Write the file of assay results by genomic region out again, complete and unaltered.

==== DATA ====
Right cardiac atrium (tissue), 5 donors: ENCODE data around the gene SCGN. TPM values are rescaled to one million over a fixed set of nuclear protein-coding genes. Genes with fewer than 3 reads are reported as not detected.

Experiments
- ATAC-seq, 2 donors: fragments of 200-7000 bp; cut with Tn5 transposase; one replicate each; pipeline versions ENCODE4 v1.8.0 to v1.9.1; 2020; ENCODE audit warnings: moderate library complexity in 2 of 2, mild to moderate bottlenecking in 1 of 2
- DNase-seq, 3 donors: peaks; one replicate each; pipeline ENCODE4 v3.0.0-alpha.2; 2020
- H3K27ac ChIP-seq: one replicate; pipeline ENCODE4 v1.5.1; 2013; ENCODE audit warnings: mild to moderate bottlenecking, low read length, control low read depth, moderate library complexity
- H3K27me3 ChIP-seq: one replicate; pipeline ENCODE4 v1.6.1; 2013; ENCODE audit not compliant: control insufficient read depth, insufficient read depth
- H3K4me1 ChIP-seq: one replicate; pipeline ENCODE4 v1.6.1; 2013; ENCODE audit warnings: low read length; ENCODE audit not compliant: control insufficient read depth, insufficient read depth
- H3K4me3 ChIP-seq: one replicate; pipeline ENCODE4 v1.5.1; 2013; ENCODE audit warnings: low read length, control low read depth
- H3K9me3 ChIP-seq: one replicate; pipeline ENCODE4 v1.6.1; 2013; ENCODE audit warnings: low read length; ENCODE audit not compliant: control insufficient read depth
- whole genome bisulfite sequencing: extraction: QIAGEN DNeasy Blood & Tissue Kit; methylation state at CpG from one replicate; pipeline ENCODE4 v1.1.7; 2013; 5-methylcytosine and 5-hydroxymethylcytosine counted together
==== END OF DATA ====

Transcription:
Right cardiac atrium (tissue), 5 donors: ENCODE data around the gene SCGN. TPM values are rescaled to one million over a fixed set of nuclear protein-coding genes. Genes with fewer than 3 reads are reported as not detected.

Experiments
- ATAC-seq, 2 donors: fragments of 200-7000 bp; cut with Tn5 transposase; one replicate each; pipeline versions ENCODE4 v1.8.0 to v1.9.1; 2020; ENCODE audit warnings: moderate library complexity in 2 of 2, mild to moderate bottlenecking in 1 of 2
- DNase-seq, 3 donors: peaks; one replicate each; pipeline ENCODE4 v3.0.0-alpha.2; 2020
- H3K27ac ChIP-seq: one replicate; pipeline ENCODE4 v1.5.1; 2013; ENCODE audit warnings: mild to moderate bottlenecking, low read length, control low read depth, moderate library complexity
- H3K27me3 ChIP-seq: one replicate; pipeline ENCODE4 v1.6.1; 2013; ENCODE audit not compliant: control insufficient read depth, insufficient read depth
- H3K4me1 ChIP-seq: one replicate; pipeline ENCODE4 v1.6.1; 2013; ENCODE audit warnings: low read length; ENCODE audit not compliant: control insufficient read depth, insufficient read depth
- H3K4me3 ChIP-seq: one replicate; pipeline ENCODE4 v1.5.1; 2013; ENCODE audit warnings: low read length, control low read depth
- H3K9me3 ChIP-seq: one replicate; pipeline ENCODE4 v1.6.1; 2013; ENCODE audit warnings: low read length; ENCODE audit not compliant: control insufficient read depth
- whole genome bisulfite sequencing: extraction: QIAGEN DNeasy Blood & Tissue Kit; methylation state at CpG from one replicate; pipeline ENCODE4 v1.1.7; 2013; 5-methylcytosine and 5-hydroxymethylcytosine counted together